Tax increase would mean higher fares Proposal seen hurting smaller carriers


Airline passengers should look for fares to rise, particularly among discount carriers, as a result of a new tax measure that culminates two years of political haggling and millions of dollars in airline industry lobbying.

The tax bill reduces the existing flat 10 percent ticket tax to 9 percent next year, gradually lowering it to 7.5 percent by fiscal year 2002. At the same time, however, it imposes a $1 fee on passengers for each segment of their trip, with the fee eventually rising to $3 per segment. That hurts discount carriers, like Southwest, who fly shorter distances with more frequent stops.

The tax measure is part of the legislation to balance the budget and cut taxes that passed the House yesterday and is expected to be approved by the Senate today.

"The low-fare airlines have been disproportionately affected by this blow," said Ginger Hardage, a spokeswoman for Dallas-based Southwest Airlines. She added that Southwest passengers will pay an extra $45 million to $50 million the first year, rising to $135 million in 2002.

"It's inevitable that fares will be increasing," she said. "The ultimate loser will be the American consumer."

Since the airlines were deregulated in 1978, they have been free to charge whatever they pleased. For instance, while Southwest's flight from Baltimore to Chicago is only $89, American charges twice that much to fly the same distance from Washington National to Chicago. The flat tax for the Southwest ticket is $8.90 while American passengers pay $13.90.

The 10 percent ticket tax has been used to help offset the costs of the nation's air traffic control system. But larger carriers insist that the flat tax does not reflect usage of the air control system since short-haul carriers, like Southwest, use it as often or more but pay less taxes because of their lower ticket prices.

"We are pleased that [the tax bill] moves in the direction of recognizing the fact that the price of a fare has nothing to do with the cost of providing service," said Tim Smith, a spokesman for American Airlines in Fort Worth, Texas.

"The cost of system is the same," he said "It's all about funding the Federal Aviation Administration and paying for the service it provides."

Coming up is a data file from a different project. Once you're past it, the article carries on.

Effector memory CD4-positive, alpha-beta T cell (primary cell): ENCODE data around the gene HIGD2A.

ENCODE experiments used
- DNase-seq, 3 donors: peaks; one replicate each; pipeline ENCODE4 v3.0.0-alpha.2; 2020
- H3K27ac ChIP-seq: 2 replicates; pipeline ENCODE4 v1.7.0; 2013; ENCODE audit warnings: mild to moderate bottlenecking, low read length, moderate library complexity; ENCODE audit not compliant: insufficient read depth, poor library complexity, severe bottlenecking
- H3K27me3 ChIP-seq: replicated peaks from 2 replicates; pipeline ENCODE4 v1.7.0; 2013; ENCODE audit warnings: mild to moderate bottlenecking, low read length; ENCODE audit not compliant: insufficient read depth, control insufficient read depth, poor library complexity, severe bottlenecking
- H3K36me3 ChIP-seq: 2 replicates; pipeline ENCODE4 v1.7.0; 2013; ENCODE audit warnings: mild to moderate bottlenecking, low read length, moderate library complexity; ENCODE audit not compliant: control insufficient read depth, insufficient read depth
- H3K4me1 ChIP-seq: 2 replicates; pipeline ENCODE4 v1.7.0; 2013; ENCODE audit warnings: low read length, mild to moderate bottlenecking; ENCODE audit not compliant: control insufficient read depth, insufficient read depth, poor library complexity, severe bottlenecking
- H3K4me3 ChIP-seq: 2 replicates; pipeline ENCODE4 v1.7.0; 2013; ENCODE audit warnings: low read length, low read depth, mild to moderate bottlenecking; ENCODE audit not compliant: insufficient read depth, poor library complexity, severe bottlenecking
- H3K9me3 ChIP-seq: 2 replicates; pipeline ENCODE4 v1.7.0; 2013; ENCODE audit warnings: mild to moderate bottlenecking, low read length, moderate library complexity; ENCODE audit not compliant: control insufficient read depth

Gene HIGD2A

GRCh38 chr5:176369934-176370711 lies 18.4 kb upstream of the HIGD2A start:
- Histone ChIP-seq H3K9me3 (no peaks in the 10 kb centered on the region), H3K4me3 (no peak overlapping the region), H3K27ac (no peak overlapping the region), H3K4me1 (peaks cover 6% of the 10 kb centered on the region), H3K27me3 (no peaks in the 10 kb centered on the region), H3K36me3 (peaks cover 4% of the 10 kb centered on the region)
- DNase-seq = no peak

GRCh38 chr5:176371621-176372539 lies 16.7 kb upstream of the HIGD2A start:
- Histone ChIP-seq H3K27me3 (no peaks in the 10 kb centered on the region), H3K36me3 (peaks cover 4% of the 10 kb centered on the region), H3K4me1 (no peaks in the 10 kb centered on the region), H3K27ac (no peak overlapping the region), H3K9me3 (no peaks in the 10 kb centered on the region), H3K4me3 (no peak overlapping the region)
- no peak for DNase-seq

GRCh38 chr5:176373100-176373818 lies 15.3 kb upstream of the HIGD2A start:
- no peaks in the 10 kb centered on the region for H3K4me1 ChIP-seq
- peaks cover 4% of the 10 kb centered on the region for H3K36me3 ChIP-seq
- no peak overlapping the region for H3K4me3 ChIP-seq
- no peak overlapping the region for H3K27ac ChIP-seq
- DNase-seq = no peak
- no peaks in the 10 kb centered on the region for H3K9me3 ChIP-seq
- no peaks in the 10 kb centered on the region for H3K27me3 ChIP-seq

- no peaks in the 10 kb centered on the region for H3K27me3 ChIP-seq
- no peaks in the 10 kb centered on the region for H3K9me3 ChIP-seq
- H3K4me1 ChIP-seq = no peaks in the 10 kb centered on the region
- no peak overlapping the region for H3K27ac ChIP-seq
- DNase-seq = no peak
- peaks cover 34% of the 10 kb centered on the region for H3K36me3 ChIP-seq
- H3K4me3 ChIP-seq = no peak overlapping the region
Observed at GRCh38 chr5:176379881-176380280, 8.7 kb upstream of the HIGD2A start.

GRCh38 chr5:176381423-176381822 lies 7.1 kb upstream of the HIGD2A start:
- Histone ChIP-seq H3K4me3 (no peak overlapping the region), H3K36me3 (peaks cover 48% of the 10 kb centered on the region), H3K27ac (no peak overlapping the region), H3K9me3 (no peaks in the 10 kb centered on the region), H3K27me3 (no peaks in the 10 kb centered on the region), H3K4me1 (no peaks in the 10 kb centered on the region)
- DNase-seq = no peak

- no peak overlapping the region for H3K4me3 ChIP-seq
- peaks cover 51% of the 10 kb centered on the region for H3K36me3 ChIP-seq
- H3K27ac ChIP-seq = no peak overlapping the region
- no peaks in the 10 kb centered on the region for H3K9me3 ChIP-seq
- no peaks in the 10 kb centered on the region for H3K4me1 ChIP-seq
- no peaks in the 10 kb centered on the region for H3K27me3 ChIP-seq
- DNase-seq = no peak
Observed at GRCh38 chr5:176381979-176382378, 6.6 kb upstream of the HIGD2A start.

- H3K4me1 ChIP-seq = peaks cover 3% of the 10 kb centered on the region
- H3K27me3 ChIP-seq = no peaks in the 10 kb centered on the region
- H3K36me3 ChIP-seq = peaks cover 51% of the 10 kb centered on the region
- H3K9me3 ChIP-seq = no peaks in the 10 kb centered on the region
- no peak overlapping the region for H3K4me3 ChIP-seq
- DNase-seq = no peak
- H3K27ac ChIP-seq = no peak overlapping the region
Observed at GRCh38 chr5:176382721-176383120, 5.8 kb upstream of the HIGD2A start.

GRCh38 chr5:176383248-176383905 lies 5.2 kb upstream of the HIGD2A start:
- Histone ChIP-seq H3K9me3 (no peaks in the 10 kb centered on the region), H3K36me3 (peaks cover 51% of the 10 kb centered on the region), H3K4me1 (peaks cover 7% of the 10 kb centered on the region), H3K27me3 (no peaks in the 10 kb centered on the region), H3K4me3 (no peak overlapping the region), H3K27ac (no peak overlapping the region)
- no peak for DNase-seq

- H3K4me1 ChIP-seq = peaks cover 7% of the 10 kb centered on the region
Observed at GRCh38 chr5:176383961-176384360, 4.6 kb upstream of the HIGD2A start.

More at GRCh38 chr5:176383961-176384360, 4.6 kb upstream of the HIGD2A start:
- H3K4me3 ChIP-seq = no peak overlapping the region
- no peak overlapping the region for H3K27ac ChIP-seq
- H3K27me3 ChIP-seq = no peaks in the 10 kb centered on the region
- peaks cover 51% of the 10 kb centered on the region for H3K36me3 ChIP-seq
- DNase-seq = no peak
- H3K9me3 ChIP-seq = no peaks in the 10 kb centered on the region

Overall, however, the tax bill will boost the industry's taxes from $30 billion to $33 billion by 2002. Major airlines that have large international operations will see higher costs since the bill includes a new $12 departure fee and $12 arrival fee on international flights starting Oct. 1, effectively quadrupling the current $6 international departure fee.

Airlines will be not be able to pass the entire cost of the tax on to consumers, analysts said. Air fare battles and tough domestic competition will make it difficult to raise leisure ticket prices substantially, although costs to business travelers may be more likely to rise.

"At the end of the day, the tax will mean higher ticket prices," said Mark Ray, a senior investment officer and airline analyst with John Hancock Mutual Life insurance Co. in Boston.

But larger carriers, like United and Delta, will at least reap some benefit on the domestic side to offset the impact of the higher international fee. For instance, the current tax on a $904 round trip on American Airlines from San Jose, Calif. to Washington via Chicago is $90.40. Under the first year, the tax on the same fare will drop to $85 and ultimately to $80.

The tax bill has produced high- ly visible public relations campaign among the airlines. Travelers calling to make reservations got recorded messages urging them to call their congressmen. To entice its employees to political rallies, American offered free airline tickets. In characteristically colorful ads, Southwest depicted the Big Seven with jets lined up like horses in a race, different colored bandannas around their noses, with the caption, "Skyway Robbery."

But in the end, Congress is bowing to the Big Seven.

"It was the big guys ganging up on the little guys," said O. James Lighthizer, lobbyist for Southwest and former Maryland transportation secretary. "They used their muscle in Washington."

Most of Maryland's congressional delegation had opposed the final version of the airline tax. Southwest Airlines operates 46 flights at day at Baltimore-Washington International Airport and has been credited with sparking much of BWI's passenger growth in recent years. The airport's future could hinge on

Southwest's expansion plans.

Hardage said the airline could slow its expansion plans because of the new tax. But it also might launch more long-haul flights, giving big carriers more competition. "We're reviewing our options," she said.

At the very least, the new tax is likely to keep out some new small carriers, analysts say. "It will establish a little higher threshold for them to exist," Ray said.

Pub Date: 7/31/97

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